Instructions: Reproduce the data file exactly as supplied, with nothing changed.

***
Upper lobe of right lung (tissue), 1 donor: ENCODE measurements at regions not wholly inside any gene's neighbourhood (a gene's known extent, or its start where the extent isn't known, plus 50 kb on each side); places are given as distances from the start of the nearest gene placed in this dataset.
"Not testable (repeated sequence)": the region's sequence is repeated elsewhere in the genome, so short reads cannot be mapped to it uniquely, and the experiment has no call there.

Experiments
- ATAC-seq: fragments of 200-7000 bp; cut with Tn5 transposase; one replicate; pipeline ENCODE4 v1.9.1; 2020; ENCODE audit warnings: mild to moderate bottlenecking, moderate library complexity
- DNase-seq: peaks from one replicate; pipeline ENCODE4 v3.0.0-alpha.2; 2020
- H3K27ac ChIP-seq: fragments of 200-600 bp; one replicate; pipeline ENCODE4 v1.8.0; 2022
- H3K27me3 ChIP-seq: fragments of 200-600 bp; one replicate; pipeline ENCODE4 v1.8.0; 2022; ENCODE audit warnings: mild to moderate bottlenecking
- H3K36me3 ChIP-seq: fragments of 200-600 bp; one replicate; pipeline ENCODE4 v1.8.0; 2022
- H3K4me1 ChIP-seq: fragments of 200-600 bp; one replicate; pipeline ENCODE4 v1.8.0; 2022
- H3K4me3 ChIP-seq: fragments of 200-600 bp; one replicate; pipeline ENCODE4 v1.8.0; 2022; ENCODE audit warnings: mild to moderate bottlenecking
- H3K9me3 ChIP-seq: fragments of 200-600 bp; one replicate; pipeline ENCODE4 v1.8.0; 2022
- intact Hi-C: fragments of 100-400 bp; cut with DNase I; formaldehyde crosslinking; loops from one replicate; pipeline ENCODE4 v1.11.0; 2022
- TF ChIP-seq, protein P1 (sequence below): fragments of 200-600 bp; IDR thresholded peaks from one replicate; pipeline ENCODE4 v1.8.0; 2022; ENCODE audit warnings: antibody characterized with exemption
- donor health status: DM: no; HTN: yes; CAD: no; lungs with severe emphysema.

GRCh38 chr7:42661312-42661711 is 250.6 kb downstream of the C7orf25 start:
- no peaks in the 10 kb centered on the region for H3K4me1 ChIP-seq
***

Upper lobe of right lung (tissue), 1 donor: ENCODE measurements at regions not wholly inside any gene's neighbourhood (a gene's known extent, or its start where the extent isn't known, plus 50 kb on each side); places are given as distances from the start of the nearest gene placed in this dataset.
"Not testable (repeated sequence)": the region's sequence is repeated elsewhere in the genome, so short reads cannot be mapped to it uniquely, and the experiment has no call there.

Experiments
- ATAC-seq: fragments of 200-7000 bp; cut with Tn5 transposase; one replicate; pipeline ENCODE4 v1.9.1; 2020; ENCODE audit warnings: mild to moderate bottlenecking, moderate library complexity
- DNase-seq: peaks from one replicate; pipeline ENCODE4 v3.0.0-alpha.2; 2020
- H3K27ac ChIP-seq: fragments of 200-600 bp; one replicate; pipeline ENCODE4 v1.8.0; 2022
- H3K27me3 ChIP-seq: fragments of 200-600 bp; one replicate; pipeline ENCODE4 v1.8.0; 2022; ENCODE audit warnings: mild to moderate bottlenecking
- H3K36me3 ChIP-seq: fragments of 200-600 bp; one replicate; pipeline ENCODE4 v1.8.0; 2022
- H3K4me1 ChIP-seq: fragments of 200-600 bp; one replicate; pipeline ENCODE4 v1.8.0; 2022
- H3K4me3 ChIP-seq: fragments of 200-600 bp; one replicate; pipeline ENCODE4 v1.8.0; 2022; ENCODE audit warnings: mild to moderate bottlenecking
- H3K9me3 ChIP-seq: fragments of 200-600 bp; one replicate; pipeline ENCODE4 v1.8.0; 2022
- intact Hi-C: fragments of 100-400 bp; cut with DNase I; formaldehyde crosslinking; loops from one replicate; pipeline ENCODE4 v1.11.0; 2022
- TF ChIP-seq, protein P1 (sequence below): fragments of 200-600 bp; IDR thresholded peaks from one replicate; pipeline ENCODE4 v1.8.0; 2022; ENCODE audit warnings: antibody characterized with exemption
- donor health status: DM: no; HTN: yes; CAD: no; lungs with severe emphysema.

GRCh38 chr7:42661312-42661711 is 250.6 kb downstream of the C7orf25 start:
- no peaks in the 10 kb centered on the region for H3K4me1 ChIP-seq